For more commentary on this week's readings, see the Reflections on the Lectionary page, which includes Schmeling's current Living by the Word column as well as past magazine and blog content. For full-text access to all articles, subscribe to the Century.

I learned many Bible stories by watching movies in Sunday school. They were those old-fashioned movies, shown on a reel-to-reel projector, that tried to portray the stories as some Cecil B. DeMille wannabe imagined they took place. They were seldom more than a few steps grander than the local Christmas pageant; most of the disciples basically wore fancy bathrobes.

The Pentecost movie was dramatic. They all had flames above their heads, and they closed their eyes as they mysteriously spoke in tongues. It was so exotic and a little scary.

However, the movie managed to portray the Pentecost story as an individual, private experience. The text says that “all of them were filled with the Holy Spirit.” That's "all," not "each." Pentecost was a communal experience. The Holy Spirit came upon them not for the sake of a private devotional experience but for the sake of the world.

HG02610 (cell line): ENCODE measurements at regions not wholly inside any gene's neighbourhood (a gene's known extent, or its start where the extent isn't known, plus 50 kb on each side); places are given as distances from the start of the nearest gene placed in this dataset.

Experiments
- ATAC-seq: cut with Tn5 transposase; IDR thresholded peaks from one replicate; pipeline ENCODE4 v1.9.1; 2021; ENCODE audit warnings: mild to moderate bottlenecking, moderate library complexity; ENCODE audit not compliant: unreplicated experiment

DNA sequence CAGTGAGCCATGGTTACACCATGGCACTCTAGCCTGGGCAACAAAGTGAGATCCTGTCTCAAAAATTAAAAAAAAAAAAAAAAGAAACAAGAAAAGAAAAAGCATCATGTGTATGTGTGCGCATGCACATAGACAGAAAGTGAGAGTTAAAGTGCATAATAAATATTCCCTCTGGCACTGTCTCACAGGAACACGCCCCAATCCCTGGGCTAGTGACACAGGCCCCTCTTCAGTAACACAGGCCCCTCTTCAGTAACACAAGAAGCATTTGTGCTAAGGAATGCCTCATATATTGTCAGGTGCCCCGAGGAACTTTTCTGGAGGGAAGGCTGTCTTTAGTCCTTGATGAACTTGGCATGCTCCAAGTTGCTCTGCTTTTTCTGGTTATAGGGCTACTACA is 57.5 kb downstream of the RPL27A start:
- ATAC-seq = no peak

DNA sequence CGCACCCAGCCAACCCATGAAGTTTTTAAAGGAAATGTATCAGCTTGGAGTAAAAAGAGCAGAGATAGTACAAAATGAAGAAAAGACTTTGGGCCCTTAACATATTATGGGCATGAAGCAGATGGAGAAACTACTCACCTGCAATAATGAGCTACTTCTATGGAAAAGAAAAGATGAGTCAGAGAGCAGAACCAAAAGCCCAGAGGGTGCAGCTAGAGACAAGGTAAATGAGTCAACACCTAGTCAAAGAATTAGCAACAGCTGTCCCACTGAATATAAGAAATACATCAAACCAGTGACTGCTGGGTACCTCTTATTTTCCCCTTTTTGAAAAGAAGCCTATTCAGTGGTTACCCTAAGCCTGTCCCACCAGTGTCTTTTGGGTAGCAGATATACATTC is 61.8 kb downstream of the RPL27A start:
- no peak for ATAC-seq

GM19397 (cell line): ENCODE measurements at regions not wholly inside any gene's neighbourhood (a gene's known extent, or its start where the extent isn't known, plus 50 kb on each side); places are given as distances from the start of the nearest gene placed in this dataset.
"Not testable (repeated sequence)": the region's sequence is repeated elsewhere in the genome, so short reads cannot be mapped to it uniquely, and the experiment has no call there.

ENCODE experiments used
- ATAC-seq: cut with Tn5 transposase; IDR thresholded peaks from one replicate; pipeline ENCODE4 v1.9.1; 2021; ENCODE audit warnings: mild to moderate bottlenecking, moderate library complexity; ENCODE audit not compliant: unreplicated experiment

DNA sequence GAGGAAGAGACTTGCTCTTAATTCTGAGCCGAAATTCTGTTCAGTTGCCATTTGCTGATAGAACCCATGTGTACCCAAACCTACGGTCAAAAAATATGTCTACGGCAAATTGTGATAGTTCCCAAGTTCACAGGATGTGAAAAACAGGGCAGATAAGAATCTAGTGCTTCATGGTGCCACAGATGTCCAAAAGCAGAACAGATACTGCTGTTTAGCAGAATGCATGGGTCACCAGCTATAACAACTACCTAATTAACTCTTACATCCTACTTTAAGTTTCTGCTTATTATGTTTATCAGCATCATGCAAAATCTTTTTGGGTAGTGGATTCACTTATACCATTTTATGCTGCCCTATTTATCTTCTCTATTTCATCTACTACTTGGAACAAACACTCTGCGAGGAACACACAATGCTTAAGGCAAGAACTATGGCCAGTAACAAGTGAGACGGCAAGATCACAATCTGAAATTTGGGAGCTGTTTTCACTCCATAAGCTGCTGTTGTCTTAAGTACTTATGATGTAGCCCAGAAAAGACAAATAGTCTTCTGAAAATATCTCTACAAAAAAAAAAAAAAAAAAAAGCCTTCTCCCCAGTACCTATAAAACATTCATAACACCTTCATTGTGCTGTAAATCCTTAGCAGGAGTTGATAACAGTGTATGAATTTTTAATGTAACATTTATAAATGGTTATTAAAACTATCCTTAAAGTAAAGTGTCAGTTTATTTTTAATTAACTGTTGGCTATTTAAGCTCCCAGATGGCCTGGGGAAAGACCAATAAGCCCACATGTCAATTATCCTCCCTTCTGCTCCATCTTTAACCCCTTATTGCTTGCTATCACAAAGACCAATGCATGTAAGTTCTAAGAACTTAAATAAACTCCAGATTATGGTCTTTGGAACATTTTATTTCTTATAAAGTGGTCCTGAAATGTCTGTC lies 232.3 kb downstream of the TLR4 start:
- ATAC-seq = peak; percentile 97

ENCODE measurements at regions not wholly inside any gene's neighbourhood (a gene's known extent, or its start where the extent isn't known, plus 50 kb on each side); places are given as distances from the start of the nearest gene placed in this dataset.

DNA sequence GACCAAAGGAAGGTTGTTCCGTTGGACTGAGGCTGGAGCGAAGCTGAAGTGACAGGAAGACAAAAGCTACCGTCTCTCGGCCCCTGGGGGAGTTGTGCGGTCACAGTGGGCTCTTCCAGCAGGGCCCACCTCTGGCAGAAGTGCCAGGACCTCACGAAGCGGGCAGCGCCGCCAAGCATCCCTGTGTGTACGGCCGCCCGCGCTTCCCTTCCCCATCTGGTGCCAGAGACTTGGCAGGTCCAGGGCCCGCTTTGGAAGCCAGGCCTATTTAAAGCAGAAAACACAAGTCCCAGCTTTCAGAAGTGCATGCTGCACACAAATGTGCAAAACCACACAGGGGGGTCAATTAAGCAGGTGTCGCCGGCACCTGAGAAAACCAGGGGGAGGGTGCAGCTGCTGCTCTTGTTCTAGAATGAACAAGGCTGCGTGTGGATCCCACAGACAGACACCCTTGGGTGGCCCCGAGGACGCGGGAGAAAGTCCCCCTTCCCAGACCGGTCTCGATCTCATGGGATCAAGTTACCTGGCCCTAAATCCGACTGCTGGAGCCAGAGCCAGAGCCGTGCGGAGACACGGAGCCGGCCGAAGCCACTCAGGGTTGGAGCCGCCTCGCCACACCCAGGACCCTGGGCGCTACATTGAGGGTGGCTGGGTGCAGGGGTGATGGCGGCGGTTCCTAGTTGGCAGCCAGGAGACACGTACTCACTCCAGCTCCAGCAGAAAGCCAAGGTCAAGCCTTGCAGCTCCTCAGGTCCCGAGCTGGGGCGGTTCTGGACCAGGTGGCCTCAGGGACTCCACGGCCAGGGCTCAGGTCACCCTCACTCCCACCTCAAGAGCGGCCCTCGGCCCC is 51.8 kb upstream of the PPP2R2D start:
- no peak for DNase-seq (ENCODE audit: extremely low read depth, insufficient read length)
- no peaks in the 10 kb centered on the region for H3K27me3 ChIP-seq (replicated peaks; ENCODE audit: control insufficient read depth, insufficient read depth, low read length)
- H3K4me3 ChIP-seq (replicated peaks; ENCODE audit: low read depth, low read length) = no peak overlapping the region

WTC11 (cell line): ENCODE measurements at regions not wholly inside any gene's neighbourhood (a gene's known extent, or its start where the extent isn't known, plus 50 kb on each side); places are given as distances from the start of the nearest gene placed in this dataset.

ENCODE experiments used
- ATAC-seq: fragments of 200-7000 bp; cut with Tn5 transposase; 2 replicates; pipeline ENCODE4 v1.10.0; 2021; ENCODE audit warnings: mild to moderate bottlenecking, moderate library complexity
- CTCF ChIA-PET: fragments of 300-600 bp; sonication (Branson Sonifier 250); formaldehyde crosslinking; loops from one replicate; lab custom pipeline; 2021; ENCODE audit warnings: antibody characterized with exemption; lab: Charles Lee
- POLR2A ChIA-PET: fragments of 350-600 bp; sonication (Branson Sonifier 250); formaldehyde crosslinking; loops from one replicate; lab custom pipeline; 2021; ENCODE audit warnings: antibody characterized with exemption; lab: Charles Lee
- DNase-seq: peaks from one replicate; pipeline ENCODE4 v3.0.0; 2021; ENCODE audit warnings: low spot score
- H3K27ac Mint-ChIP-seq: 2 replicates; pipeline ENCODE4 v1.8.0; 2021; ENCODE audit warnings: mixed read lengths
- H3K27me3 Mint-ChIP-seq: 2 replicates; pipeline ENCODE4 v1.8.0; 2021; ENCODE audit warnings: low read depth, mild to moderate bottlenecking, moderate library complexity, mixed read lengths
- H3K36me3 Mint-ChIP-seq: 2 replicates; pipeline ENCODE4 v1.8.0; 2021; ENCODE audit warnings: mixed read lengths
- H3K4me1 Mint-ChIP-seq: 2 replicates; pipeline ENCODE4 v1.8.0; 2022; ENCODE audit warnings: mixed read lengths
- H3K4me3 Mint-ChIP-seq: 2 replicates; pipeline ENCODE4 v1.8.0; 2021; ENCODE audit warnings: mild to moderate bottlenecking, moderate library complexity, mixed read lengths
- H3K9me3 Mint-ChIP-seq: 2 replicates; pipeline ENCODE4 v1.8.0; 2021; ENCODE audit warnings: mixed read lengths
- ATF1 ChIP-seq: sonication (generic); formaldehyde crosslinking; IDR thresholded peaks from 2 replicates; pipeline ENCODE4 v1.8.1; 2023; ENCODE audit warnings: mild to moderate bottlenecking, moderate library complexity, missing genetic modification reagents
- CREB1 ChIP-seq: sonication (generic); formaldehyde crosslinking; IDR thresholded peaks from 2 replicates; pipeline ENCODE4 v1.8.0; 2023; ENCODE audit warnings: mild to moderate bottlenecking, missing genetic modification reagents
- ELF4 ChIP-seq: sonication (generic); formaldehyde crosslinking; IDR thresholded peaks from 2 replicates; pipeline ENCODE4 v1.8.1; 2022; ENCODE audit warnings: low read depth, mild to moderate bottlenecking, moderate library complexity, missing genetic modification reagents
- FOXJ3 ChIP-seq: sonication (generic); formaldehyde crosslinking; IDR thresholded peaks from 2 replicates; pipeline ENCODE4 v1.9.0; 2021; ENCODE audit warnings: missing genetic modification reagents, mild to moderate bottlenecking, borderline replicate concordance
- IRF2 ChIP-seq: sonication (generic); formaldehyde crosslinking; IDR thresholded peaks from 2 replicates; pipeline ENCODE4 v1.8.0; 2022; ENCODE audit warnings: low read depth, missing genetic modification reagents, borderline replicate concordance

Together, these disciples experienced the mighty wind, the shift in direction from fear to witness. Together, they understood the gospel in every language under the sun. Together, they became church. Without any one of them, it wouldn’t have been Pentecost.

Rather than imaging Pentecost as a dove descending like it did on Jesus at his baptism, maybe we should picture flocks of birds, swarming and ready to move, mysteriously drawn by winds and season, to travel to new places. If I were directing the Pentecost movie, I would show the disciples with eyes wide open, focused on the gathering crowds, their energy and their speech drawing them outward into the world. I would try to portray the burning desire deep within them to find the explosive connection between Spirit, culture, language, and community, a movement that gathers until it reaches the ends of the earth.

Bradley E. Schmeling

Bradley E. Schmeling serves on the pastoral staff at Gloria Dei Lutheran Church in St. Paul, Minnesota.

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